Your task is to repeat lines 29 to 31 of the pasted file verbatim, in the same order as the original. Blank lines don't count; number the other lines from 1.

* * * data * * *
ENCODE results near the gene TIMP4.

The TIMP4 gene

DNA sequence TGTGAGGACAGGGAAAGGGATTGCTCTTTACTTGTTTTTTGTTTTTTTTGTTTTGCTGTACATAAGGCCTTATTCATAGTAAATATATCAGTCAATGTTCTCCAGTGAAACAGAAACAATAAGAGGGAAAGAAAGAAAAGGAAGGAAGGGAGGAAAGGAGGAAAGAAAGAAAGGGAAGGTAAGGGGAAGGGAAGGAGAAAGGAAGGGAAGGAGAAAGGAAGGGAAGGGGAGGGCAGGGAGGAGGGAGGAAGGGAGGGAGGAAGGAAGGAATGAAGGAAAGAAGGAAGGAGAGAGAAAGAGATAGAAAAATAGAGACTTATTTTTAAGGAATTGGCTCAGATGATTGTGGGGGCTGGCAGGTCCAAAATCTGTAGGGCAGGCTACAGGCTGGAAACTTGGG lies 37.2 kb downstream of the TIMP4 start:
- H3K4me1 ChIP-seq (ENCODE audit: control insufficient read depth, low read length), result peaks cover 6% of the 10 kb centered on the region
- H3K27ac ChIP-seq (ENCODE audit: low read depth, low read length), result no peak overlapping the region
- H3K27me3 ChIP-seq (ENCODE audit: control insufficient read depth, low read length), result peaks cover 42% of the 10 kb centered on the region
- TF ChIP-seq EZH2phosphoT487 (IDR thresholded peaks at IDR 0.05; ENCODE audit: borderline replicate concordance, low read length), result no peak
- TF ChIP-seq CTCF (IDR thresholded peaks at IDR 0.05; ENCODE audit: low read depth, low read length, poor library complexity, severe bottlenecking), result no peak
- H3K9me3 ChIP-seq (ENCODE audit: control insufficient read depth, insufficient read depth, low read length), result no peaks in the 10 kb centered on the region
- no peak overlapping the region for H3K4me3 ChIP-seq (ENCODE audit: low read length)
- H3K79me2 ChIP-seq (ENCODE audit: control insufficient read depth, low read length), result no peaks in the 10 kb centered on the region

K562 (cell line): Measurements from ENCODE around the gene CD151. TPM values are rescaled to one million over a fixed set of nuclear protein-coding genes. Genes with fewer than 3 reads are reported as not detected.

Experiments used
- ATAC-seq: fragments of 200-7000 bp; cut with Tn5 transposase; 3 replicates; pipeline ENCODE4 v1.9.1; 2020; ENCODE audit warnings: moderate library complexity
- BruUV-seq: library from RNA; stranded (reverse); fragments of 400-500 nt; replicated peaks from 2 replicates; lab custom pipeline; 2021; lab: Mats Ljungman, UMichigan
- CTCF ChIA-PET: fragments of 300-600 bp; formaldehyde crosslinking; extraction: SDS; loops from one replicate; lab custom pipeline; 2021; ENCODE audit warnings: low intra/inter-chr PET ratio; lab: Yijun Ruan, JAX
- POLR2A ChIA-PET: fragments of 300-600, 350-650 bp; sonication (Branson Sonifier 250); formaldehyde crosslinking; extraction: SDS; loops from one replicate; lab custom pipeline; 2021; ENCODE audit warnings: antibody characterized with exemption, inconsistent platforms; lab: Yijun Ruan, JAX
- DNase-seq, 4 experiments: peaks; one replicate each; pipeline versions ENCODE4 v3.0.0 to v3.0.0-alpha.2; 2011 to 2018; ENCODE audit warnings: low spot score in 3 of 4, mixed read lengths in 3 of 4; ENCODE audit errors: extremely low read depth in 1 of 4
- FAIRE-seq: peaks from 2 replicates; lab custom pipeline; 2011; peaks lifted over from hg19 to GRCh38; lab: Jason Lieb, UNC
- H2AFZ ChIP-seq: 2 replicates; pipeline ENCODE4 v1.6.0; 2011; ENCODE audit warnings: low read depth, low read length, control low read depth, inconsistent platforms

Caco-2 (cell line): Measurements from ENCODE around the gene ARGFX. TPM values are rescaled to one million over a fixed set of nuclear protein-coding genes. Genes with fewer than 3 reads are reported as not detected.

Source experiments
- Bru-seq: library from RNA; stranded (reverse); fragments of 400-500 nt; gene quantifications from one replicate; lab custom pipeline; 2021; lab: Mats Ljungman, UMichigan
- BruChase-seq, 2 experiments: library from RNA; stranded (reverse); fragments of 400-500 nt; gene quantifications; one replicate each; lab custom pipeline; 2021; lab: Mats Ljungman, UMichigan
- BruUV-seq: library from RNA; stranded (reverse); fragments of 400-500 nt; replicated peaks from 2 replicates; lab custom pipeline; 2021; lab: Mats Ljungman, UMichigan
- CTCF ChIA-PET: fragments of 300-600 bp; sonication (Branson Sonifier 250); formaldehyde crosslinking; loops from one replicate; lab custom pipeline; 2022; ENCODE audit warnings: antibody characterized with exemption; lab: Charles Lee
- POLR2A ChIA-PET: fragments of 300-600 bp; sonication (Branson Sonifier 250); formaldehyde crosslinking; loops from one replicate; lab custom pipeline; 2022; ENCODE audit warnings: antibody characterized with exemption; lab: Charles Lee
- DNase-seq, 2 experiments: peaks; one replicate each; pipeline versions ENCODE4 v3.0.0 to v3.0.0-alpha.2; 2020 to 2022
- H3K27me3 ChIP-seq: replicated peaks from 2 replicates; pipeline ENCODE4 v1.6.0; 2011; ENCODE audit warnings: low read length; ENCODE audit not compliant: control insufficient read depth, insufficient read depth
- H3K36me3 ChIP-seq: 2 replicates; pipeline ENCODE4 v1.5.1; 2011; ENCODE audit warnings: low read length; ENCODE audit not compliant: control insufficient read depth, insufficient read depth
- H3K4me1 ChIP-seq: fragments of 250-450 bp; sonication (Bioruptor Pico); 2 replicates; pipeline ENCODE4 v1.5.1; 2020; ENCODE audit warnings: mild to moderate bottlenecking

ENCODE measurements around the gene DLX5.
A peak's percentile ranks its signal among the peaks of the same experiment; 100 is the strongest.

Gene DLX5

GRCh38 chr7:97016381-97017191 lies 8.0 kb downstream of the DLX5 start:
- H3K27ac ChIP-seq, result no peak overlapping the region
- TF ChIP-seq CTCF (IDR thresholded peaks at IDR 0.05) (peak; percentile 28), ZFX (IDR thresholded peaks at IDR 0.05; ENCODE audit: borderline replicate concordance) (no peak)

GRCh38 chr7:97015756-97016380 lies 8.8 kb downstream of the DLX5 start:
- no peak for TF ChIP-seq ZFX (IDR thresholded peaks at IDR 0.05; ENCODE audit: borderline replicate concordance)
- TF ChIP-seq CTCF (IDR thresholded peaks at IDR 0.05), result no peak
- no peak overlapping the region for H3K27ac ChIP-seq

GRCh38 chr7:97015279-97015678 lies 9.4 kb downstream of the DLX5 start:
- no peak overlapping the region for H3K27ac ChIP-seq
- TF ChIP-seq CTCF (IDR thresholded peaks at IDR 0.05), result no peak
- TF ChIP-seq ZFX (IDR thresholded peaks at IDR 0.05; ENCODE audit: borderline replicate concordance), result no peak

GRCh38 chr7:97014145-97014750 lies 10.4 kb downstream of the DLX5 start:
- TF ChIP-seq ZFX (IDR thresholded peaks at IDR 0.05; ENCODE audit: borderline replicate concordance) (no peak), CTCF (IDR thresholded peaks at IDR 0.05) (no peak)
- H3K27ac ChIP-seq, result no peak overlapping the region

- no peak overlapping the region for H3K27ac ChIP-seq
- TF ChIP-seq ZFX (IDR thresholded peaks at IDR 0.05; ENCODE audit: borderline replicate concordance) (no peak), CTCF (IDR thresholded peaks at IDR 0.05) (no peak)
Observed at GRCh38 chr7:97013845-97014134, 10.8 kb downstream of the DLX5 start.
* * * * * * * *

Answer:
- H3K27me3 ChIP-seq: replicated peaks from 2 replicates; pipeline ENCODE4 v1.6.0; 2011; ENCODE audit warnings: low read length; ENCODE audit not compliant: control insufficient read depth, insufficient read depth
- H3K36me3 ChIP-seq: 2 replicates; pipeline ENCODE4 v1.5.1; 2011; ENCODE audit warnings: low read length; ENCODE audit not compliant: control insufficient read depth, insufficient read depth
- H3K4me1 ChIP-seq: fragments of 250-450 bp; sonication (Bioruptor Pico); 2 replicates; pipeline ENCODE4 v1.5.1; 2020; ENCODE audit warnings: mild to moderate bottlenecking